Can buyer back out of the escrow of commercial property after signing?

UPDATED: Oct 1, 2022

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Can buyer back out of the escrow of commercial property after signing?

He already signed on escrow papers however, I am waiting for inventory
document and then sign. Now, he wants to back out. Can he do that?

Asked on September 18, 2017 under Real Estate Law, California


SJZ, Member, New York Bar / FreeAdvice Contributing Attorney

Answered 5 years ago | Contributor

He can only back out if one of the following three things occured:
1) The contract itself lets him back out: that is, there is some term or provision in the contract that lets him void or terminate it without penalty at this time, and he complies with its provisions.
2) You breach some material (important) term of the contract: one party's material breach allows the other party to treat the contract as terminated.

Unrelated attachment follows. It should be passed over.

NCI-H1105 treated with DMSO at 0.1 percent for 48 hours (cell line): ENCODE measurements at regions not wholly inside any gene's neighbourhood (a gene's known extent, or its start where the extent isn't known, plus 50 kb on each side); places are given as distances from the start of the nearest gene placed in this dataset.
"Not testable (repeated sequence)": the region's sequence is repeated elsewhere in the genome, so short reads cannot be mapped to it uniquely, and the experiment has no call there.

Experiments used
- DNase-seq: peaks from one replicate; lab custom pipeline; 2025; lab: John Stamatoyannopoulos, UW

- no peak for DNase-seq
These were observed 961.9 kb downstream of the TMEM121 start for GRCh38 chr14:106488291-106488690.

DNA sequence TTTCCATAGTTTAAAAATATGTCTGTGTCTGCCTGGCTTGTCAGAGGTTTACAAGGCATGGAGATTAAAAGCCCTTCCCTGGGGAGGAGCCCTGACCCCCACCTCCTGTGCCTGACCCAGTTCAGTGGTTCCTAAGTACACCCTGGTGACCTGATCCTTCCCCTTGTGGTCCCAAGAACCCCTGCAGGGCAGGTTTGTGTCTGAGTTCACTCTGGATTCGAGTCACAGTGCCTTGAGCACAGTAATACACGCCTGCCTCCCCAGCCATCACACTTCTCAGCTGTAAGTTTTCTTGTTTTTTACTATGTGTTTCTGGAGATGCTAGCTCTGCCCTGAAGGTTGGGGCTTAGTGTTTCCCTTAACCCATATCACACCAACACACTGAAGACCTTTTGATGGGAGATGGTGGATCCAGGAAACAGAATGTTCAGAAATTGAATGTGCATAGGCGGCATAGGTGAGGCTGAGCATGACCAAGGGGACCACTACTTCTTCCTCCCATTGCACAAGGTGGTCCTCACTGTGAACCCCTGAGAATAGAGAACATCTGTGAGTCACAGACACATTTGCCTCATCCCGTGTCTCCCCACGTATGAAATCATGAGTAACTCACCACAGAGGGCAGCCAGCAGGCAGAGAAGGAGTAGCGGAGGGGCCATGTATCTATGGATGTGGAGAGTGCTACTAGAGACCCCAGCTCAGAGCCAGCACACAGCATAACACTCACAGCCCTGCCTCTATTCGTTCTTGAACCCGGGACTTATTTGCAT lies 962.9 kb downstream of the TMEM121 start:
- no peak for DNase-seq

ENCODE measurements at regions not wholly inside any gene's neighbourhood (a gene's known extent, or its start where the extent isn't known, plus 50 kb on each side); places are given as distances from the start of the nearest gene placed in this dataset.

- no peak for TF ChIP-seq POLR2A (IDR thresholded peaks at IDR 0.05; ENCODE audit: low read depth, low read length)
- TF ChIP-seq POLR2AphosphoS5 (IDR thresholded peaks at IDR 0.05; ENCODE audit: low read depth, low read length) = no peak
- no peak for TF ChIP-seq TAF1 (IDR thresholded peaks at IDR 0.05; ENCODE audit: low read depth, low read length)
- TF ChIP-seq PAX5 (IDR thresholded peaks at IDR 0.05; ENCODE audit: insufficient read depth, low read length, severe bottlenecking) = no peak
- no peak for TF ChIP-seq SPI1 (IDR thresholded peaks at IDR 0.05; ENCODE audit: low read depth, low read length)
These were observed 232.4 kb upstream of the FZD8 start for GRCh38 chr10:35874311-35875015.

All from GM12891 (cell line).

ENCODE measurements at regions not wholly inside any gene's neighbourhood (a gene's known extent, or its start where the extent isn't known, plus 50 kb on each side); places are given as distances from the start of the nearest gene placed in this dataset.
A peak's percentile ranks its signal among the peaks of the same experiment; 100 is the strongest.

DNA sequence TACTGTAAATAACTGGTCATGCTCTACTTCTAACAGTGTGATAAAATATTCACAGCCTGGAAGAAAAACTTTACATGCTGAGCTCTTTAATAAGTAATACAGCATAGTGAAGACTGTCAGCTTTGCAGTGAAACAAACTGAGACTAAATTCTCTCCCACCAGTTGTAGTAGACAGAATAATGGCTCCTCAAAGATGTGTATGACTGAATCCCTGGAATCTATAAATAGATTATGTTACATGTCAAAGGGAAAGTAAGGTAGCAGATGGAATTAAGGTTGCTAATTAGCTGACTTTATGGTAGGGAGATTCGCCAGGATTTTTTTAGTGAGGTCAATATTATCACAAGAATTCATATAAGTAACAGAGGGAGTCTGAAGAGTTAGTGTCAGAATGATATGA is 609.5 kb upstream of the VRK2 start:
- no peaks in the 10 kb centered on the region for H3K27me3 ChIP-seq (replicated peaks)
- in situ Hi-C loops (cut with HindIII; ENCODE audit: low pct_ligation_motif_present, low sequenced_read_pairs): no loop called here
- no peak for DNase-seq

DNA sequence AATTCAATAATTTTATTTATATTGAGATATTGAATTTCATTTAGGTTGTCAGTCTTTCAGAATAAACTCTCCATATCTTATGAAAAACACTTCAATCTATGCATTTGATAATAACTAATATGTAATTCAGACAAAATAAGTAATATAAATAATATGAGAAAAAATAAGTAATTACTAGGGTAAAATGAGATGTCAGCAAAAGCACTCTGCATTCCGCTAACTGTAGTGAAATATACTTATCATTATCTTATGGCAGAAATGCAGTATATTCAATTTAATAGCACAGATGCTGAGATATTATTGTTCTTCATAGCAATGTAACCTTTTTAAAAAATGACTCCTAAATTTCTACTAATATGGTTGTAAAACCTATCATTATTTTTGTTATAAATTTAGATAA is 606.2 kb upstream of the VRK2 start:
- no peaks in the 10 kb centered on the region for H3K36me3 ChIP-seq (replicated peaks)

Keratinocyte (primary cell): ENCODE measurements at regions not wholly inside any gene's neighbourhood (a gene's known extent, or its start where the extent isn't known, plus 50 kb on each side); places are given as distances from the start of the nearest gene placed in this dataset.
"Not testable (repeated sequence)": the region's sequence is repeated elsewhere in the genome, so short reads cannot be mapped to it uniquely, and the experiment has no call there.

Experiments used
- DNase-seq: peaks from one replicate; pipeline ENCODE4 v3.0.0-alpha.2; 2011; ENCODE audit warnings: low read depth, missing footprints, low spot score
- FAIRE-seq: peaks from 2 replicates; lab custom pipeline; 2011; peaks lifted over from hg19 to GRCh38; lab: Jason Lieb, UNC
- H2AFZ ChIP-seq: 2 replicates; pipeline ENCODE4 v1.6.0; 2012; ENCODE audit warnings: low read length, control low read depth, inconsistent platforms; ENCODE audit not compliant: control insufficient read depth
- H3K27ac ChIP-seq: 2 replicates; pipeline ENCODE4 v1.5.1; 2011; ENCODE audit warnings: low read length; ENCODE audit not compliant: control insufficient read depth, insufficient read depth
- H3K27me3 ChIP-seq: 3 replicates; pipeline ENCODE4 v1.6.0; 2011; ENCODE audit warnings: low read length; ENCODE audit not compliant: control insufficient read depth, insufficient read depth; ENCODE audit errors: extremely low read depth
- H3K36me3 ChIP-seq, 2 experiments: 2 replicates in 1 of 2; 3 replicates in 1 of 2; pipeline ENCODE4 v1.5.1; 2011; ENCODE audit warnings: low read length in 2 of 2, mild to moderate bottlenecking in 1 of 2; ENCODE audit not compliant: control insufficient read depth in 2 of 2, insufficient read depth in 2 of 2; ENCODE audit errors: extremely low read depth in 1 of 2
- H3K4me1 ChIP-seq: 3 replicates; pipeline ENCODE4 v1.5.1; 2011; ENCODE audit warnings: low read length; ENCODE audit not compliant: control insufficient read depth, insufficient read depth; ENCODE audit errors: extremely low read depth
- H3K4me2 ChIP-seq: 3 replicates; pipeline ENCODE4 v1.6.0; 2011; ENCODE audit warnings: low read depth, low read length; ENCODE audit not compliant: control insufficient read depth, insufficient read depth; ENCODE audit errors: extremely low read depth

3) You committed fraud by knowingly or intentionally misrepresenting (lying) to the other party to get them to enter into the transaction, and they reasonably relied on that misrepresentation: fraud provides a basis for recinding a contract.
Apart from the above, he can only get out in very unusual, but fairly obvious, circumtances: e.g. he was mentally incompetent when he signed the contract; the government passes a law making the contract illegal; etc. Otherwise, he is bound and must escrow.

IMPORTANT NOTICE: The Answer(s) provided above are for general information only. The attorney providing the answer was not serving as the attorney for the person submitting the question or in any attorney-client relationship with such person. Laws may vary from state to state, and sometimes change. Tiny variations in the facts, or a fact not set forth in a question, often can change a legal outcome or an attorney's conclusion. Although has verified the attorney was admitted to practice law in at least one jurisdiction, he or she may not be authorized to practice law in the jurisdiction referred to in the question, nor is he or she necessarily experienced in the area of the law involved. Unlike the information in the Answer(s) above, upon which you should NOT rely, for personal advice you can rely upon we suggest you retain an attorney to represent you.

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